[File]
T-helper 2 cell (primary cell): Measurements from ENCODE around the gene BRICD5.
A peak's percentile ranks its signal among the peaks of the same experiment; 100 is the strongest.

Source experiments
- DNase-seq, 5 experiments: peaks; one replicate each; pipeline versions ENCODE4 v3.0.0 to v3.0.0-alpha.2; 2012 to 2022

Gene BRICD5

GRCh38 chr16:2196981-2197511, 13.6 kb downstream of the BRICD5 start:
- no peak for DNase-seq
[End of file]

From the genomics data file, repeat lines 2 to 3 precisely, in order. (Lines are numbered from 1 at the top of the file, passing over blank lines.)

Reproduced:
A peak's percentile ranks its signal among the peaks of the same experiment; 100 is the strongest.

Source experiments